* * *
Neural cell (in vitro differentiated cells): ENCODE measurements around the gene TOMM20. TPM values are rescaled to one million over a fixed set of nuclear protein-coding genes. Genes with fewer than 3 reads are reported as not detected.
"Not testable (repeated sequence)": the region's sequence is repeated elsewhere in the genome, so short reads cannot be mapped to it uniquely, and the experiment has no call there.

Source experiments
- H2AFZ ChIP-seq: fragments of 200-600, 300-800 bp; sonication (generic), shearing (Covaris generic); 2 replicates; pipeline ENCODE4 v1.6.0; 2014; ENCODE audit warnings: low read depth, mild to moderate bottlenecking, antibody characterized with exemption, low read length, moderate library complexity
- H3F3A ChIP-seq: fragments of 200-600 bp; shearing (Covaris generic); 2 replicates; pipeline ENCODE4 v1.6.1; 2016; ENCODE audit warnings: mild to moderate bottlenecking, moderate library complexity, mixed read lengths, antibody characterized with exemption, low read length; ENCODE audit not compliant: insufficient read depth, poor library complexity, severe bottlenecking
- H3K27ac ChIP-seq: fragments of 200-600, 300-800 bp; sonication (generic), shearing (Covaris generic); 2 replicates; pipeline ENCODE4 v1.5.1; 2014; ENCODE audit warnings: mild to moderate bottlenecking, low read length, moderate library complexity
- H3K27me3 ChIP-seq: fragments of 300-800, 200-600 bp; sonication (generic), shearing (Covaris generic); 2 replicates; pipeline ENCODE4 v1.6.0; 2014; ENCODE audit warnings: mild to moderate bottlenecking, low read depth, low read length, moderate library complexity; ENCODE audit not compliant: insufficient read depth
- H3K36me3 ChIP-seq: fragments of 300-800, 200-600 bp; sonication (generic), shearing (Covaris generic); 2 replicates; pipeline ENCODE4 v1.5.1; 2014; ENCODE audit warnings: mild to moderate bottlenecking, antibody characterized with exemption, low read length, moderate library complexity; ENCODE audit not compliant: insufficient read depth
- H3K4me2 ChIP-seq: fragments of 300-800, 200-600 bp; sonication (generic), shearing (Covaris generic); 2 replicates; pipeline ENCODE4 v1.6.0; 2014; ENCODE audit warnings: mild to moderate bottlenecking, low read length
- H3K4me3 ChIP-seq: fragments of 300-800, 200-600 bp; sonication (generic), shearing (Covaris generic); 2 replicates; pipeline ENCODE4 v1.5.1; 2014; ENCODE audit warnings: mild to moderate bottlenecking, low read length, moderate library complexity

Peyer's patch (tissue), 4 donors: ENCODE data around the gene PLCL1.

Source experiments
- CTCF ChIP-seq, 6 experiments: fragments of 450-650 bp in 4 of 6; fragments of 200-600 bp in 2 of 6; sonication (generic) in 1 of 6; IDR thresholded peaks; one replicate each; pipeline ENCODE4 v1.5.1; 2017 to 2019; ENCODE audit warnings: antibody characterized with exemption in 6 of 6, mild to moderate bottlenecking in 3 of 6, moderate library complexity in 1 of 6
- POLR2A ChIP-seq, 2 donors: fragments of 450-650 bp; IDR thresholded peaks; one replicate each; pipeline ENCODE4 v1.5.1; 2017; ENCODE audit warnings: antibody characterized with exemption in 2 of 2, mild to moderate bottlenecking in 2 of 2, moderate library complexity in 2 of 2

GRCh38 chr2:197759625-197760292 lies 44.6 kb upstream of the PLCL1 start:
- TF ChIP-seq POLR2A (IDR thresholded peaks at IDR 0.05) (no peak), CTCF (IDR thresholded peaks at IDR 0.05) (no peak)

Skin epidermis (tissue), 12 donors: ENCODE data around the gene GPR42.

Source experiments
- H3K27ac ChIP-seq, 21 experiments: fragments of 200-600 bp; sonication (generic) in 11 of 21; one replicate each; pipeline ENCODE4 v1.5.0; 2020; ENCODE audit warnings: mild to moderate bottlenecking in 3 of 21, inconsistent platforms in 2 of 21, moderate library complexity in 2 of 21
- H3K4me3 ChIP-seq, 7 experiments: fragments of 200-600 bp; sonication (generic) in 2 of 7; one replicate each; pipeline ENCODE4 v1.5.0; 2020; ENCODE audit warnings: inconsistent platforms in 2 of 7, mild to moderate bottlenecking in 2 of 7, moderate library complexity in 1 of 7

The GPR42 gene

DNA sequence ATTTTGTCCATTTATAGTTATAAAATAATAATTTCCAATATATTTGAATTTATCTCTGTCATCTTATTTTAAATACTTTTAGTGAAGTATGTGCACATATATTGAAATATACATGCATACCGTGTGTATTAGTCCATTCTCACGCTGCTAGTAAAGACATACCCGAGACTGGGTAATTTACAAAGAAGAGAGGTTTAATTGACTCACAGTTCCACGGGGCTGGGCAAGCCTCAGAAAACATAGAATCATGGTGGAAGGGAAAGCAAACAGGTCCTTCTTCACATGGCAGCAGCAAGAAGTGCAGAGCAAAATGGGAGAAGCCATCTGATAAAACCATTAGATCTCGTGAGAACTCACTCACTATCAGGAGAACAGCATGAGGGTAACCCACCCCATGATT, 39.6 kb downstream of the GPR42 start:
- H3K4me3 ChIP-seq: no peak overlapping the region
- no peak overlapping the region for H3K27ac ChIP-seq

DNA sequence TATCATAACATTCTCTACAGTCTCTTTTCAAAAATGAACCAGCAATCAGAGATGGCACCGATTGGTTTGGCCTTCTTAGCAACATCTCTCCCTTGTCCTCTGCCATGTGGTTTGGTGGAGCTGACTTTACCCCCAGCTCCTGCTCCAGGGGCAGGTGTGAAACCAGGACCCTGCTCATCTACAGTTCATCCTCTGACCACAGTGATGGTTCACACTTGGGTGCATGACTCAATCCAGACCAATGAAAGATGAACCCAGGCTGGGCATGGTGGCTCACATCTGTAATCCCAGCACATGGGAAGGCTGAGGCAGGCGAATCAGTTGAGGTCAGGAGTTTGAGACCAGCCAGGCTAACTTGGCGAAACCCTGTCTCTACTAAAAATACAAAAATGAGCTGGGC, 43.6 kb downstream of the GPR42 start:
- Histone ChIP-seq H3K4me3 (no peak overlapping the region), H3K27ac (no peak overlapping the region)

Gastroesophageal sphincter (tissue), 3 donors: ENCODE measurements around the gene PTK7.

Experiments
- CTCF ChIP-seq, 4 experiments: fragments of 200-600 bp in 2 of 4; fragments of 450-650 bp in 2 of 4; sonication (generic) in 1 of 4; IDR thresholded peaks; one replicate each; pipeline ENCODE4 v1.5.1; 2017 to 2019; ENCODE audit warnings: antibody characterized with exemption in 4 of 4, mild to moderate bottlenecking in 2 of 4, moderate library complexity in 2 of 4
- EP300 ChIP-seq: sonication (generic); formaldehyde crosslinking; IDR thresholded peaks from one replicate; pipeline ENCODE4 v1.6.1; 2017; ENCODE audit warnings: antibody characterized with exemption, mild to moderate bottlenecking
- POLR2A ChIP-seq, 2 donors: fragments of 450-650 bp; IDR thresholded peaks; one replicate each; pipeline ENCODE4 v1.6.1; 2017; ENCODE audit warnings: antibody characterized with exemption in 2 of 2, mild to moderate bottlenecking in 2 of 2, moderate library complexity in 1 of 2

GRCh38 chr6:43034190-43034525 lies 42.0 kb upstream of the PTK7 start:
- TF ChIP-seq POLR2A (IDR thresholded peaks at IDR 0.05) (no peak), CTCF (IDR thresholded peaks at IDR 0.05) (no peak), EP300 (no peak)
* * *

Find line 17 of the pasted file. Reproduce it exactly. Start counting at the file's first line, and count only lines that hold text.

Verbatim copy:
Skin epidermis (tissue), 12 donors: ENCODE data around the gene GPR42.